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Having taken Philosophy 101 at too early an age and my professor being a very dry speaker I had been turned off by philosophy for years. For the last 5 years or more I have been introduced to J. Krishnamurti, Alan Watts, and I have read Autobiography of a Yogi (unadulterated version). I have also taken an interest in Jung, working my way back to classic school of thought.

What confuses me is when thinking back on Philosophy 101 I never heard anything about eastern religion which seems to me to be more a philosophy or way of life.

So where are the lines drawn between philosophy and eastern mysticism? At what point is it considered a religion or is this all just linguistics?

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    Ken Wilber has written extensively about how western and eastern philosophy relate. – user3905 Jun 18 '13 at 17:01
  • @Skrimpo Thank you for offering up another resource! – Charlie Brown Jul 1 '13 at 20:43
  • whatever the subject or activity, where there is respect for obtaining knowledge, there is philosophy. – Mr. Kennedy Aug 26 '18 at 3:53
  • you could try this – user34654 Aug 26 '18 at 5:42
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Western philosophy has a long and broad tradition. It doesn't surprise me that in a first course in the West you would only be introduced to the major Western philosophers - but perhaps it is worth mentioning that there are other philosophical traditions out there which are worth looking at for their own intrinsic interest as well for the impact they have made on the West.

As an aside and a concrete analogy: one wouldn't for example be able to fully understand Western art without also looking at the influences coming from outside the Western sphere, like Incan and African art which are non-representational. One could make a strong case that the advent of non-representational art in the West was determined by the impact of non-Western art itself on the West.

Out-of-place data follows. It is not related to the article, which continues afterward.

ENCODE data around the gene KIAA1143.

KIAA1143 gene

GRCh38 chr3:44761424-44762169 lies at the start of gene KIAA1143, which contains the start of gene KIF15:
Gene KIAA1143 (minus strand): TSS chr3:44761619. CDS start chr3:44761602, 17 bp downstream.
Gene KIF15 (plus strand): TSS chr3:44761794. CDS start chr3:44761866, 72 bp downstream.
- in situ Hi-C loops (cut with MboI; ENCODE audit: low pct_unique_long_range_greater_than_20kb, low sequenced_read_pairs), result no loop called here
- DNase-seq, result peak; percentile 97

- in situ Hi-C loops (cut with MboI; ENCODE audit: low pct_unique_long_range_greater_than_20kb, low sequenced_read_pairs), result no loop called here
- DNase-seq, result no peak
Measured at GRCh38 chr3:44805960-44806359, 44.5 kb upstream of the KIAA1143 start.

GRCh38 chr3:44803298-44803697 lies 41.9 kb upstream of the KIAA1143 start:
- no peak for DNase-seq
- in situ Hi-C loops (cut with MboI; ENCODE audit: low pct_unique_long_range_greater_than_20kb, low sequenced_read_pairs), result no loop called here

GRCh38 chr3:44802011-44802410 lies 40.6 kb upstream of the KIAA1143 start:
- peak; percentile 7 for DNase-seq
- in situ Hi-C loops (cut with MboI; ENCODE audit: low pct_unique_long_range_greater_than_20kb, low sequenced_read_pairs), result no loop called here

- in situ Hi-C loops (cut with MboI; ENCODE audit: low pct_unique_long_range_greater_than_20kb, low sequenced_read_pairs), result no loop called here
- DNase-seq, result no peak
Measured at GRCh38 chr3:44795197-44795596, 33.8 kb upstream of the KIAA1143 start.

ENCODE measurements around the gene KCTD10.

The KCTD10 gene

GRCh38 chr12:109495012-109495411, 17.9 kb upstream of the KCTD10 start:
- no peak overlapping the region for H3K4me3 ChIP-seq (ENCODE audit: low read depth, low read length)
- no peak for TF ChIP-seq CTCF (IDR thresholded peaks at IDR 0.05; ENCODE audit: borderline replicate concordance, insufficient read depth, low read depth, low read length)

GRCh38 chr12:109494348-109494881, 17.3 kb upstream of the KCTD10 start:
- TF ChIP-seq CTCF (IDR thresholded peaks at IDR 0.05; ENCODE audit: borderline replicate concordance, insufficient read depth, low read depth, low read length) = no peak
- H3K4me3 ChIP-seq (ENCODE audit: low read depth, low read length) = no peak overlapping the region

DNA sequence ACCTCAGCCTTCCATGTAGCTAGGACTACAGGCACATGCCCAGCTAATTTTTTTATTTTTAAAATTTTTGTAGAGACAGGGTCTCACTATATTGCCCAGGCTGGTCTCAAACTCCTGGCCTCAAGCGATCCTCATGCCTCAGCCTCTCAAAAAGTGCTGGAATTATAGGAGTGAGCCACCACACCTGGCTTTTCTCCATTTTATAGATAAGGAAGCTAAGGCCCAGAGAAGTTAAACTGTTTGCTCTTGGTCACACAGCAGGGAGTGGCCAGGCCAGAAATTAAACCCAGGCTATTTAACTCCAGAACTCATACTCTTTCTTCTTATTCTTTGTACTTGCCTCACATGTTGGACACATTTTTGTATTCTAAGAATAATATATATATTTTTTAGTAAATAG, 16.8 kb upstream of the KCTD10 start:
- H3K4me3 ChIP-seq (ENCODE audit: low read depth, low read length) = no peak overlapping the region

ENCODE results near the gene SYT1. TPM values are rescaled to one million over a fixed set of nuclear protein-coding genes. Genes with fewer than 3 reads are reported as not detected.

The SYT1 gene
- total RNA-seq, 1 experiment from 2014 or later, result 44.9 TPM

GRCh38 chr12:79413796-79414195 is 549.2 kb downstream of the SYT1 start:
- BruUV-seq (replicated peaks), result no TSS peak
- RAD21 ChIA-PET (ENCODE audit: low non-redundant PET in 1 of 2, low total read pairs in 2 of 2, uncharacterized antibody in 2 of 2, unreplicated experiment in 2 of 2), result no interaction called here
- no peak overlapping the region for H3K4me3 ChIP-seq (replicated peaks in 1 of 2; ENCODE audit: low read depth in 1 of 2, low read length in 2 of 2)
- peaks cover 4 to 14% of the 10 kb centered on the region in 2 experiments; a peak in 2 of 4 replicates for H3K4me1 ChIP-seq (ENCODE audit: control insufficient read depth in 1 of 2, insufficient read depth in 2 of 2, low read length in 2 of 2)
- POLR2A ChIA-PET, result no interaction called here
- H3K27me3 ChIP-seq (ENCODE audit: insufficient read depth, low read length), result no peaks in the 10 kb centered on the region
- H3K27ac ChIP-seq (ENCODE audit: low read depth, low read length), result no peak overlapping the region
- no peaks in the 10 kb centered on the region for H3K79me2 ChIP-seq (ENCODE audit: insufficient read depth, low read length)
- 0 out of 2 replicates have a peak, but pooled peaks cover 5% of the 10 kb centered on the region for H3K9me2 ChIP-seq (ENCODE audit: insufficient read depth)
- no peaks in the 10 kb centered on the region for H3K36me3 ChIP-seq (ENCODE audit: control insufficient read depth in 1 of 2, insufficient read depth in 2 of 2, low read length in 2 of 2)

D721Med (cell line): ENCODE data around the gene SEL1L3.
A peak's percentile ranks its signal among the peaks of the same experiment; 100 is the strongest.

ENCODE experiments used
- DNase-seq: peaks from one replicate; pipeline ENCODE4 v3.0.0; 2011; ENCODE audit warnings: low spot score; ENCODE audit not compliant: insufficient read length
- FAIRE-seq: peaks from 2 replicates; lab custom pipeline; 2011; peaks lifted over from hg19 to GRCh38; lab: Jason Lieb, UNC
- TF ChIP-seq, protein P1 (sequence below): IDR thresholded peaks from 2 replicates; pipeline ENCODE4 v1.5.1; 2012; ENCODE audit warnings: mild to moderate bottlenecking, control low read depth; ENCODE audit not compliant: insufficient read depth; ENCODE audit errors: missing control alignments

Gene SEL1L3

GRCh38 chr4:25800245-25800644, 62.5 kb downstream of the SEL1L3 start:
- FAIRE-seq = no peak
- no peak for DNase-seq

It only takes a little reflection to understand that non-western culture will have their own modes of philosophy - simply because the questions of life and the world are common to all of humanity and not just the West. In other traditions they may be presented as religion, theology, mythology as well as the kind of discursive tradition that is presented as philosophy in the West.

In the West, because of the recent (since the enlightenment) secularization and desacralization project in elite intellectual circles, it's not usually realized how connected the Western tradition is to the form of their religion - Christianity. Two millennia of Christianity will have left its mark. There are obvious figures like Pascal and Aquinas, but Kant and Hegel in part philosophize because of religion.

Eastern traditions have left their mark on Western philosophy although one has to go looking for it. Schopenhauer, for example, said that the Upanishads were the consolation of his life. Simone Weil, Christian mystic and moral philosopher knew Sanskrit. Oppenheimer, administrator of the Manhattan Project quoted from the Bhagavad Gita, 'I am become death, destroyer of worlds', at the first nuclear test explosion.